How The Single European Market

1310 Words6 Pages
In this report, I will discuss why and how the Single European Market was set up, its failures and successes how it works and its recent changes. Today, The Single European Market (SEM) otherwise known as the (Internal Market) grants people and businesses with the privilege to trade and move openly across borders within the EU. This has had a huge impact on the world we live in today it altered the way European live, travel, work, study, and do business. The concept of setting up a European single market is to bring unity to the EU; this includes money, goods, people, and services to collaborate freely to expand competition and trade. 2.0 Findings Summary For the single market to function properly, a Customs Union was created. This…show more content…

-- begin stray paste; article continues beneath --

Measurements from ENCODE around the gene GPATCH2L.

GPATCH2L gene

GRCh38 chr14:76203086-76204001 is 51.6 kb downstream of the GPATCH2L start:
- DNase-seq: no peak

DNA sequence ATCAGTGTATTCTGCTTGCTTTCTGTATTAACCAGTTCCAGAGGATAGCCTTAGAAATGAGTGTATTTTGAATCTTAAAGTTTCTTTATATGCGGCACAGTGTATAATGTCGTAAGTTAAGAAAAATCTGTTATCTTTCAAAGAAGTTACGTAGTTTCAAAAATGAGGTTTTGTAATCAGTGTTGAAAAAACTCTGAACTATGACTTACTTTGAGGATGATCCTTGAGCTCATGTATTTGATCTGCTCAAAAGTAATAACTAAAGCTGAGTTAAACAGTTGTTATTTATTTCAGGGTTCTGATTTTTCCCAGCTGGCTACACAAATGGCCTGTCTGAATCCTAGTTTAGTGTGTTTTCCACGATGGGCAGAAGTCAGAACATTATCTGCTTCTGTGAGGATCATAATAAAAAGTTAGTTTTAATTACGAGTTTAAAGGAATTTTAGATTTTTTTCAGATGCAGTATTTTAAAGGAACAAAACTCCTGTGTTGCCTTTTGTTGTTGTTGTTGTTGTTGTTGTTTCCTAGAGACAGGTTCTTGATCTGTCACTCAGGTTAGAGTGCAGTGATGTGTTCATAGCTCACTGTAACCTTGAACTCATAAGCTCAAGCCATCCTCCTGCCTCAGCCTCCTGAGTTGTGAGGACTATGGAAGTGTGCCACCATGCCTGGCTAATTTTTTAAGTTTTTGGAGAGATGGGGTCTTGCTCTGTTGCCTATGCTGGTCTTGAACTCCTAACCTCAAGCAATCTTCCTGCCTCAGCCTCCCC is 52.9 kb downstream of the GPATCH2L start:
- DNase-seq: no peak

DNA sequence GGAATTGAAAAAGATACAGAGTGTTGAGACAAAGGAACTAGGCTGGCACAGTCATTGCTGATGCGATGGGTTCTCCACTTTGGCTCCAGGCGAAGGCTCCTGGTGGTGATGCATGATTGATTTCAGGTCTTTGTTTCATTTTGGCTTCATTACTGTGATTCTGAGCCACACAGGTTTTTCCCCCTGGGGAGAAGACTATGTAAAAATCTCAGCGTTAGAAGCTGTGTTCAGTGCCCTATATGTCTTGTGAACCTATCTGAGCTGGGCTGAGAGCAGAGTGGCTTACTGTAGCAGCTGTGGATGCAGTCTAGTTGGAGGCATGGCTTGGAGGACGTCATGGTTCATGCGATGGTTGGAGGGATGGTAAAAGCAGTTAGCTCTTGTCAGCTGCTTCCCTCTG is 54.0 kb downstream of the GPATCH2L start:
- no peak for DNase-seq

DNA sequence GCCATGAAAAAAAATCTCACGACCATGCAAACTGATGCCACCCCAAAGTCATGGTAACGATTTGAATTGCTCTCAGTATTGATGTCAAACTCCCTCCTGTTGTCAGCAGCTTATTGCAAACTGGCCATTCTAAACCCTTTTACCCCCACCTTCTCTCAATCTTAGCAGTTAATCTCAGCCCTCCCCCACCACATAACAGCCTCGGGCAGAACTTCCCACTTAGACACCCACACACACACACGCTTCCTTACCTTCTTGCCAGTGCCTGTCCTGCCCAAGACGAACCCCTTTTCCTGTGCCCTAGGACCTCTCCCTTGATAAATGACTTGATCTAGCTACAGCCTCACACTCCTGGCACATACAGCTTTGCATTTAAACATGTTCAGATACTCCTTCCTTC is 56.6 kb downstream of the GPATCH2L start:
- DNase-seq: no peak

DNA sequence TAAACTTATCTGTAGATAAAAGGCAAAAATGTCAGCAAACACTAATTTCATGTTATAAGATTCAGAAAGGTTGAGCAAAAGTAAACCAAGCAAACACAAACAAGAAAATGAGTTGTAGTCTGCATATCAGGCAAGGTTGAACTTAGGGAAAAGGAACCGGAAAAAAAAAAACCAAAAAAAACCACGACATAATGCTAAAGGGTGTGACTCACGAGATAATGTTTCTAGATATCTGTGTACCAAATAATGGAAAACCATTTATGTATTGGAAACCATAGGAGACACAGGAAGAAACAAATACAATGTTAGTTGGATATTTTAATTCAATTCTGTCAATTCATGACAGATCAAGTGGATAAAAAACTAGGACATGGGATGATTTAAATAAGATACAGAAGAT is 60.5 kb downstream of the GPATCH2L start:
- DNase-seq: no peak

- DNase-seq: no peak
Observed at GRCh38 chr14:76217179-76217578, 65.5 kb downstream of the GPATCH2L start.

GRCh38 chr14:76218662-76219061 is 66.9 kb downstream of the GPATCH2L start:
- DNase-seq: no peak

The European Economic Community grew bigger. The treaty had plans on building a common market in 1957 and this came into reality in with the creation of a customs union and eventually with the Single European Act (SEA) of 1986 setting up a much wider free market in all EU countries. Even in 1957, the founders “declared in its preamble that signatory states were determined to lay the foundations of an ever closer union among the peoples of Europe’. Which included closer trade. On February 1986, the SEA was signed. The Commission for internal market having the responsibility to ensure that the single market was forwarded and would grow. This set the start of the largest “free market” in the world. Which meant trade without borders, tariffs or quotas. (Did mean that outside the EU this would continue). 3.0 Successes The Single Market came into force establishing the free-movement of service, goods, capital and people. These free movements allow companies to sell their products anywhere in the member states. Below are examples of some of the successes the Single Market has had. 3.2 Services Europe is the world’s biggest exporter of manufactured goods and services they account for over ‘70% of the EU’s GDP’.’ In addition, is the largest export market for around 80 countries. The adoption of the ‘services directive’ established in 2006, which regulates a sector that
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